News Releases

Date: 12/18/2006

Title: Cattlemen Challenge New EPA Air Standards

WASHINGTON - After reviewing hundreds of pages outlining the Environmental Protection Agency’s (EPA) final rule on fugitive dust, the National Cattlemen’s Beef Association (NCBA) has decided to challenge the rule in court.  NCBA filed a petition today in the U.S. Court of Appeals for the District of Columbia Circuit seeking review of EPA’s air quality standards that regulate agricultural dust.

The EPA released the rule revising the Clean Air Act National Ambient Air Quality Standards (NAAQS) for Particulate Matter (PM) on October 17. NCBA has maintained that there is no scientific evidence warranting the regulation of dust on farms and ranches. 

“On livestock operations, dust is produced by tilling soil, planting and harvesting crops, driving on dirt roads, spreading nutrients on fields, mixing feed, and by cattle simply moving around in feedlots. These are examples of the dust that that would be regulated under a coarse PM NAAQS,” says Tamara Thies, NCBA’s director of environmental issues.  “Many farms and ranches are simply unable to control dust to the level EPA requires, even when using best management practices.  The EPA has put agriculture in an impossible situation, with no scientific justification.”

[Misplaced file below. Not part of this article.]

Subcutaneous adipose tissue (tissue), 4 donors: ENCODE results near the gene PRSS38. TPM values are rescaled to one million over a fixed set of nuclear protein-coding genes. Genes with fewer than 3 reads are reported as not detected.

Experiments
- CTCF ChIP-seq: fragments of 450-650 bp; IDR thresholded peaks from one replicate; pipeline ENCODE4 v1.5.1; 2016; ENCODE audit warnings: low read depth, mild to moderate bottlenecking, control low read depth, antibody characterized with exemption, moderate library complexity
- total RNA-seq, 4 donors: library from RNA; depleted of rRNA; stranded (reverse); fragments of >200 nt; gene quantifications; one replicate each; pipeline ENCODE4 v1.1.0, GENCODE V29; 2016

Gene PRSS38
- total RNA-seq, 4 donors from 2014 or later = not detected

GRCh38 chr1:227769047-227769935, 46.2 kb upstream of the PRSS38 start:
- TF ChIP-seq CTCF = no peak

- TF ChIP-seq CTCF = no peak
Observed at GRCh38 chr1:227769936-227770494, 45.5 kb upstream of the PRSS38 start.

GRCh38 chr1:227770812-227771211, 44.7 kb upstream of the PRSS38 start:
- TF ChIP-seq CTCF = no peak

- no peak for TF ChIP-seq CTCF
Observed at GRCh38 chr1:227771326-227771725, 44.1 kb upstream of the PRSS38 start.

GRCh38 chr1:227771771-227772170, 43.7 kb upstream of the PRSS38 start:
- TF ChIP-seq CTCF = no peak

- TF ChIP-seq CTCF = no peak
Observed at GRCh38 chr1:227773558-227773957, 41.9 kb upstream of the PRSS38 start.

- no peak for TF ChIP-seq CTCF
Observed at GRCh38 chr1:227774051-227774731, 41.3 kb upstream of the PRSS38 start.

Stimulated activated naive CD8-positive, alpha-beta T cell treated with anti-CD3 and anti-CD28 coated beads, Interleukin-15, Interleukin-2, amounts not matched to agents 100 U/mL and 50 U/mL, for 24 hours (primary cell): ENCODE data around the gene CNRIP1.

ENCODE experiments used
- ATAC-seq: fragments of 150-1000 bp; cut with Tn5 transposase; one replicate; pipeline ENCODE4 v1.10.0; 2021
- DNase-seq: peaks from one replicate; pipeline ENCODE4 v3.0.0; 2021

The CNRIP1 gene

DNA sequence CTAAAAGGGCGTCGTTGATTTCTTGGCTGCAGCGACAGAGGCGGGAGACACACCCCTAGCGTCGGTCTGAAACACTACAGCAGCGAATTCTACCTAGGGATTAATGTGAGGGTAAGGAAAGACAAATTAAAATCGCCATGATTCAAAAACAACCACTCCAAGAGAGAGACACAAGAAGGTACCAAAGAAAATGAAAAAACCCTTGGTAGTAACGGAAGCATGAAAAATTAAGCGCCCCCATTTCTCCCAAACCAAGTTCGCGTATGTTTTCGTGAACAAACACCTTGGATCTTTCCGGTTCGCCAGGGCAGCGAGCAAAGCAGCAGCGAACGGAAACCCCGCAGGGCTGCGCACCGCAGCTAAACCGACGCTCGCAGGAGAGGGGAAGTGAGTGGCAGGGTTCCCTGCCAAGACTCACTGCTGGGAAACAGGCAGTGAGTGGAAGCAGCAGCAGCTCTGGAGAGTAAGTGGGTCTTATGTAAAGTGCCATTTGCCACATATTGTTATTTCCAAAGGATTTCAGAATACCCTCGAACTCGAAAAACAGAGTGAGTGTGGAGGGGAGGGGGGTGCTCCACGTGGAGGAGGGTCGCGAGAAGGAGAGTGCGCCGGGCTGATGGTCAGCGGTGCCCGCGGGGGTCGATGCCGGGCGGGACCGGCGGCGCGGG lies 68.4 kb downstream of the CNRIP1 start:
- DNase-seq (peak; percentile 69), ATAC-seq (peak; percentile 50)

NCBA submitted extensive comments on the issue, including technical evidence demonstrating that fugitive dust from agriculture operations presents no public health concerns. EPA set the limit at 150 micrograms per cubic meter during a 24-hour period, which is an impossible threshold in naturally dusty and rural landscapes.  Even EPA’s Clean Air Scientific Advisory Committee’s (CASAC) Particulate Matter Review Panel recommended excluding rural areas from coarse PM NAAQS regulation. 

“Ranchers are experienced in managing air quality and utilizing dust control practices on their ranches,” says Thies. “Dust is – at most – a nuisance issue and should be regulated accordingly.  It is not a health issue that warrants regulation at the level that EPA’s rule requires.” 

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